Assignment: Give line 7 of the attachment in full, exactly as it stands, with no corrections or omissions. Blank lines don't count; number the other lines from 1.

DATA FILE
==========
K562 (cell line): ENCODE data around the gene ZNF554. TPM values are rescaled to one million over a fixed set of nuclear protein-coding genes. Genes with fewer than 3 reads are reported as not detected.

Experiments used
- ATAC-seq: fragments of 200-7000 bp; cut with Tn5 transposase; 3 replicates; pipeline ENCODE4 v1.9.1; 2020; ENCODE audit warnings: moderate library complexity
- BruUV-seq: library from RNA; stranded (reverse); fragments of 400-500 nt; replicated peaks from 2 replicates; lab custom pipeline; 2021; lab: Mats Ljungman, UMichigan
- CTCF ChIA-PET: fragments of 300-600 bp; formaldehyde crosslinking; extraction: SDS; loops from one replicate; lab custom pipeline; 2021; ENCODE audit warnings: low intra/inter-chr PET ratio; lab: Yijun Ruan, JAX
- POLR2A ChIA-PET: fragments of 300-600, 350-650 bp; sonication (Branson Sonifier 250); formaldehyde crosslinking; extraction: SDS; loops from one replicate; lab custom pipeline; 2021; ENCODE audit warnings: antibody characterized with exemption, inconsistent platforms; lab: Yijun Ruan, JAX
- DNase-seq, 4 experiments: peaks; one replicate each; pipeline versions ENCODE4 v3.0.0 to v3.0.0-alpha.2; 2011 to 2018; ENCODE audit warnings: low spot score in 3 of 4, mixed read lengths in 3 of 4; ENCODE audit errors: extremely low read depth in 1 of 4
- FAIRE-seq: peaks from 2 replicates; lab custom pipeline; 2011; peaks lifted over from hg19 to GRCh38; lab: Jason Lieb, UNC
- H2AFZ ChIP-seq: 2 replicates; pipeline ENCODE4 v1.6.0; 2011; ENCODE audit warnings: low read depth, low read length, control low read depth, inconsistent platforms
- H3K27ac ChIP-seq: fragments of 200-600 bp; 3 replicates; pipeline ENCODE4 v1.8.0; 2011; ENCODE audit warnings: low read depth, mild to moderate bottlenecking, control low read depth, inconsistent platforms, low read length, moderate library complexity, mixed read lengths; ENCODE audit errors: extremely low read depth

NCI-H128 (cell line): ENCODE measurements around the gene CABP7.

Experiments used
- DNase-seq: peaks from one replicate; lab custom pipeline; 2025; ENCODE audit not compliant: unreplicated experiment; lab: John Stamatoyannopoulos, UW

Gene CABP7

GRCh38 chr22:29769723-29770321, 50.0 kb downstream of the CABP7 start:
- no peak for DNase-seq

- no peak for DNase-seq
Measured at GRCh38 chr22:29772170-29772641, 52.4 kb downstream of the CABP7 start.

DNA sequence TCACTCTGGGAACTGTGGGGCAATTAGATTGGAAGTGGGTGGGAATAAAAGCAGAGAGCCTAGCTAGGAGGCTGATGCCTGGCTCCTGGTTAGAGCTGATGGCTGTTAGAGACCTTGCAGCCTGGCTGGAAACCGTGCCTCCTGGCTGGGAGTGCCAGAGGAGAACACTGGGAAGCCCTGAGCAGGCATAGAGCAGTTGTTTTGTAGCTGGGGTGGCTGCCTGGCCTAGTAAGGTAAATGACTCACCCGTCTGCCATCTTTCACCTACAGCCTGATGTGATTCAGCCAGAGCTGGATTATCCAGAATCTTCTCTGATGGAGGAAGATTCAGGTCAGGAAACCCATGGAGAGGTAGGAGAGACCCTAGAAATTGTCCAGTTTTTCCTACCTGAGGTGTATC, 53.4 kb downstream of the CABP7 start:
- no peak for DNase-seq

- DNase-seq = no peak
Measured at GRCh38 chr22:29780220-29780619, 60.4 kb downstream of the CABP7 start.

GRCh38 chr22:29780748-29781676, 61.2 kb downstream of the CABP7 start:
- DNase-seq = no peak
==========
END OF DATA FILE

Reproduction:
- DNase-seq, 4 experiments: peaks; one replicate each; pipeline versions ENCODE4 v3.0.0 to v3.0.0-alpha.2; 2011 to 2018; ENCODE audit warnings: low spot score in 3 of 4, mixed read lengths in 3 of 4; ENCODE audit errors: extremely low read depth in 1 of 4